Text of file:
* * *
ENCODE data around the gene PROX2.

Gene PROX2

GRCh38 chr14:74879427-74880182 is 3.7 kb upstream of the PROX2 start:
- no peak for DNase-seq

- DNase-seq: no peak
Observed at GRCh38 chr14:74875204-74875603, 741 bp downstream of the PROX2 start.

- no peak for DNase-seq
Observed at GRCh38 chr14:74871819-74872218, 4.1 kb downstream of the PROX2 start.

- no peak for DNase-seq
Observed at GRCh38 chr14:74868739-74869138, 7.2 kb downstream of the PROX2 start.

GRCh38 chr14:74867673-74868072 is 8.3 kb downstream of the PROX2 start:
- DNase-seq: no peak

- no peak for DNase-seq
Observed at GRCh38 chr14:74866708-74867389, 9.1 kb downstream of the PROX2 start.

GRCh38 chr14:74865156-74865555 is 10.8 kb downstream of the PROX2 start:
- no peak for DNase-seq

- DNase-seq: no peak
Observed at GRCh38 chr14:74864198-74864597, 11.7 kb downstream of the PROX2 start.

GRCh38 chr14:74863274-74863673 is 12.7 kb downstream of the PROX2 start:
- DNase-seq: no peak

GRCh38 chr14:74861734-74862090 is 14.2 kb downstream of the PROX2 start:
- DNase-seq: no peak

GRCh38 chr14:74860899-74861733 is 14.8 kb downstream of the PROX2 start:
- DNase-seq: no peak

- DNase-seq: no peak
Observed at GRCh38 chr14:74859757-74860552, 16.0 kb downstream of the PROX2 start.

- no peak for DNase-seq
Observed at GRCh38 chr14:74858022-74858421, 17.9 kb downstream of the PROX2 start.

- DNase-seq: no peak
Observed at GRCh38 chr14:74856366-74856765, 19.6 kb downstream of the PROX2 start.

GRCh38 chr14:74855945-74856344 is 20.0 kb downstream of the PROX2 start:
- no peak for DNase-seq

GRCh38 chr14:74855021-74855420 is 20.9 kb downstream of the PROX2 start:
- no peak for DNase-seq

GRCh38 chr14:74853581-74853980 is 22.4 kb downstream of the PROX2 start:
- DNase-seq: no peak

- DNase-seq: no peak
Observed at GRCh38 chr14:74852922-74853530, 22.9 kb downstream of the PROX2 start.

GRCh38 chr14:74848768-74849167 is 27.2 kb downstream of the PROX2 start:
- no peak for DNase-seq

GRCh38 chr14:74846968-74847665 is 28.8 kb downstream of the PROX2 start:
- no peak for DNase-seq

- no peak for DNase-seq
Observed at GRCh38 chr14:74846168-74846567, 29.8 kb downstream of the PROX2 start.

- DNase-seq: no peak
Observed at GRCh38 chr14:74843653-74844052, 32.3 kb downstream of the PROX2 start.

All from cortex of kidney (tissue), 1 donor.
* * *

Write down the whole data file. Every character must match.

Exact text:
ENCODE data around the gene PROX2.

Gene PROX2

GRCh38 chr14:74879427-74880182 is 3.7 kb upstream of the PROX2 start:
- no peak for DNase-seq

- DNase-seq: no peak
Observed at GRCh38 chr14:74875204-74875603, 741 bp downstream of the PROX2 start.

- no peak for DNase-seq
Observed at GRCh38 chr14:74871819-74872218, 4.1 kb downstream of the PROX2 start.

- no peak for DNase-seq
Observed at GRCh38 chr14:74868739-74869138, 7.2 kb downstream of the PROX2 start.

GRCh38 chr14:74867673-74868072 is 8.3 kb downstream of the PROX2 start:
- DNase-seq: no peak

- no peak for DNase-seq
Observed at GRCh38 chr14:74866708-74867389, 9.1 kb downstream of the PROX2 start.

GRCh38 chr14:74865156-74865555 is 10.8 kb downstream of the PROX2 start:
- no peak for DNase-seq

- DNase-seq: no peak
Observed at GRCh38 chr14:74864198-74864597, 11.7 kb downstream of the PROX2 start.

GRCh38 chr14:74863274-74863673 is 12.7 kb downstream of the PROX2 start:
- DNase-seq: no peak

GRCh38 chr14:74861734-74862090 is 14.2 kb downstream of the PROX2 start:
- DNase-seq: no peak

GRCh38 chr14:74860899-74861733 is 14.8 kb downstream of the PROX2 start:
- DNase-seq: no peak

- DNase-seq: no peak
Observed at GRCh38 chr14:74859757-74860552, 16.0 kb downstream of the PROX2 start.

- no peak for DNase-seq
Observed at GRCh38 chr14:74858022-74858421, 17.9 kb downstream of the PROX2 start.

- DNase-seq: no peak
Observed at GRCh38 chr14:74856366-74856765, 19.6 kb downstream of the PROX2 start.

GRCh38 chr14:74855945-74856344 is 20.0 kb downstream of the PROX2 start:
- no peak for DNase-seq

GRCh38 chr14:74855021-74855420 is 20.9 kb downstream of the PROX2 start:
- no peak for DNase-seq

GRCh38 chr14:74853581-74853980 is 22.4 kb downstream of the PROX2 start:
- DNase-seq: no peak

- DNase-seq: no peak
Observed at GRCh38 chr14:74852922-74853530, 22.9 kb downstream of the PROX2 start.

GRCh38 chr14:74848768-74849167 is 27.2 kb downstream of the PROX2 start:
- no peak for DNase-seq

GRCh38 chr14:74846968-74847665 is 28.8 kb downstream of the PROX2 start:
- no peak for DNase-seq

- no peak for DNase-seq
Observed at GRCh38 chr14:74846168-74846567, 29.8 kb downstream of the PROX2 start.

- DNase-seq: no peak
Observed at GRCh38 chr14:74843653-74844052, 32.3 kb downstream of the PROX2 start.

All from cortex of kidney (tissue), 1 donor.